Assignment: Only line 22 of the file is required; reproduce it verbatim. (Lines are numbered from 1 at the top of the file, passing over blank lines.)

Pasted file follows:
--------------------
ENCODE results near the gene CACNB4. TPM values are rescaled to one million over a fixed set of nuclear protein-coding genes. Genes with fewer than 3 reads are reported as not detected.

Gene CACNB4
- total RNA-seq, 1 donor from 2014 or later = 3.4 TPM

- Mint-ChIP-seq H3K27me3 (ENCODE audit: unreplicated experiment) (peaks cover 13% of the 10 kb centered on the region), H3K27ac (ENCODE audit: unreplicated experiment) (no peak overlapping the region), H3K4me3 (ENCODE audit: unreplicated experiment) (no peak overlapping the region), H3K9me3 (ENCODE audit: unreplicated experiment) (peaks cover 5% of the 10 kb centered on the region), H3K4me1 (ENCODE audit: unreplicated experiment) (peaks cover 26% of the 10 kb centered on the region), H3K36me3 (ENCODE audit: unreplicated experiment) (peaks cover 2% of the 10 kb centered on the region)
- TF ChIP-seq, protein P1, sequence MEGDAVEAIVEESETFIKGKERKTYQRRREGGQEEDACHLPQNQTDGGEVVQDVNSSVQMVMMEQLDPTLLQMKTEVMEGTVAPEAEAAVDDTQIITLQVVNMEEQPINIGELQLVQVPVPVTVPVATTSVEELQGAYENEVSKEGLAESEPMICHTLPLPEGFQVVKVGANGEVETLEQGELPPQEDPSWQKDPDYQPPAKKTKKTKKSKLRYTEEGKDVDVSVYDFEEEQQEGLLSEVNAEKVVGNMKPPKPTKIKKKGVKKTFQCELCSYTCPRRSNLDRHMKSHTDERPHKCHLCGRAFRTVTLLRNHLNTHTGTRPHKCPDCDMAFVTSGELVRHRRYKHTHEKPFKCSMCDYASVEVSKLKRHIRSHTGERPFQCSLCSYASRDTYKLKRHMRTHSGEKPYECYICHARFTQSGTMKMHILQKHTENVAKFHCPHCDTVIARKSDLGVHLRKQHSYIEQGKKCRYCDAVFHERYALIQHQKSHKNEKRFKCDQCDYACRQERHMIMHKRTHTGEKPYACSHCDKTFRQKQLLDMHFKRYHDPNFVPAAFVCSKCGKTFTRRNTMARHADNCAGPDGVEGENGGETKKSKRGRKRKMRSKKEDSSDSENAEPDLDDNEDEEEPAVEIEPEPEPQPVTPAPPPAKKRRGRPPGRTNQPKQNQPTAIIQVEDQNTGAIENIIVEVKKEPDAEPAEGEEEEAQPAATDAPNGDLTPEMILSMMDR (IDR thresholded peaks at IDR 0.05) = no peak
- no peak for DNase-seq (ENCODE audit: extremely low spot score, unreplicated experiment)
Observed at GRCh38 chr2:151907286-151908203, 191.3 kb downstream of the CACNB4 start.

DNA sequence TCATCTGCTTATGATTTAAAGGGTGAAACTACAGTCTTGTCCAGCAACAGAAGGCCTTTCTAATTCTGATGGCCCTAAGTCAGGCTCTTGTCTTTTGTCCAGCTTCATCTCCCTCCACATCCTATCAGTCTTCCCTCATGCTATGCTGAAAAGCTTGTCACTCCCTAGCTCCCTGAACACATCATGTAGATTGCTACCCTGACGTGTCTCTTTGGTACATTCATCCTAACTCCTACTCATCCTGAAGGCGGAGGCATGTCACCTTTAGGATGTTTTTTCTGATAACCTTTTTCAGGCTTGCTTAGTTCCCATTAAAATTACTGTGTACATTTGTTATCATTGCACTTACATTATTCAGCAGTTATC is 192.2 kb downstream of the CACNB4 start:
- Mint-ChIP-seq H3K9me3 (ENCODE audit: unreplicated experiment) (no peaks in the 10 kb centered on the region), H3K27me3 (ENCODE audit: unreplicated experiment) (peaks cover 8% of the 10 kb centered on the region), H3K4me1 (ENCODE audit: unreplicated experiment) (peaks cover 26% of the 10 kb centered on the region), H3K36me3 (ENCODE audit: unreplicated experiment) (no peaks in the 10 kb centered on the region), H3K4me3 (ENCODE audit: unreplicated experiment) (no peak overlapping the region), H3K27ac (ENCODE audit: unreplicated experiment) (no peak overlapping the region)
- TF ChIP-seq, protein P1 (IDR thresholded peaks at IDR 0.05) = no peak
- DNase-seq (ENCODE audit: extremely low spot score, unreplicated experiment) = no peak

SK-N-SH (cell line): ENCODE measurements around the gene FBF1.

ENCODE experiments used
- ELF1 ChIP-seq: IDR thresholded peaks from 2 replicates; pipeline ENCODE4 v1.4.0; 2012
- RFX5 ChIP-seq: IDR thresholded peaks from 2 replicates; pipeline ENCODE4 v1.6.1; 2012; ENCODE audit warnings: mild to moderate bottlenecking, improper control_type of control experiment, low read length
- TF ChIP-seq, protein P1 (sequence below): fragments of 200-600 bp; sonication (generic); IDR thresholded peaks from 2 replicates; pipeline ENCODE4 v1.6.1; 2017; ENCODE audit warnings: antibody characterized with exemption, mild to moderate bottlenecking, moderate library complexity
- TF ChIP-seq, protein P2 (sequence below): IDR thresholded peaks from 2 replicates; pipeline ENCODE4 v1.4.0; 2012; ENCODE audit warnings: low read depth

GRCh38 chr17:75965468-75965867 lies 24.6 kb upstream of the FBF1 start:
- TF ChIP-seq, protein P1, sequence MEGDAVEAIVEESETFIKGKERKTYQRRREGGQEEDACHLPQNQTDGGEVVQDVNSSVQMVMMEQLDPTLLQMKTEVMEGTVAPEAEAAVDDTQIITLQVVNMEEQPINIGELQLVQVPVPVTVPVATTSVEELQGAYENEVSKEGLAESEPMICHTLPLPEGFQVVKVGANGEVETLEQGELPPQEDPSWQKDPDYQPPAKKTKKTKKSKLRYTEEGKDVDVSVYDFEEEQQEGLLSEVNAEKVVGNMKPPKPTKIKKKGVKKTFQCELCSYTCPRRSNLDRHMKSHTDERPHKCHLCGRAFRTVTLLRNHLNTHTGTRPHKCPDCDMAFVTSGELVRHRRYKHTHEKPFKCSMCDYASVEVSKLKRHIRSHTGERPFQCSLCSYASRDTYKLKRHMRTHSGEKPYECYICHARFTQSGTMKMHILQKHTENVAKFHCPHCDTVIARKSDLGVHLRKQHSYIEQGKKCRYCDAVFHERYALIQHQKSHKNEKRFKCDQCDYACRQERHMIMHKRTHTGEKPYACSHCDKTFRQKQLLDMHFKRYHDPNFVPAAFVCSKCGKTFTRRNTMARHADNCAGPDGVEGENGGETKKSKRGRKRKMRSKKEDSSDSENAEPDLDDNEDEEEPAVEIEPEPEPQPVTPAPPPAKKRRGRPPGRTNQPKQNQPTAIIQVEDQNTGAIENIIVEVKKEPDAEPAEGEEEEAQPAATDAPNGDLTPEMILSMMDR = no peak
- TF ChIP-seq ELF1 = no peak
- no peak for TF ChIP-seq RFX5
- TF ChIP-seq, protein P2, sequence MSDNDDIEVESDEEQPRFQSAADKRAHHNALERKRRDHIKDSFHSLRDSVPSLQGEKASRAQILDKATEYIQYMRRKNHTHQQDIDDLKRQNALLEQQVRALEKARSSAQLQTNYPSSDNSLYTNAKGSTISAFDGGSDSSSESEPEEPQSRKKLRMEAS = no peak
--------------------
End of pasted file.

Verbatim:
- TF ChIP-seq, protein P2, sequence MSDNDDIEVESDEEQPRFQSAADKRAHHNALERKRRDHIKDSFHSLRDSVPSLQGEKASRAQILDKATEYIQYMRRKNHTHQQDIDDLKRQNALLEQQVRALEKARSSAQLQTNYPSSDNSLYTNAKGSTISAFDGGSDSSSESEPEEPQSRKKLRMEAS = no peak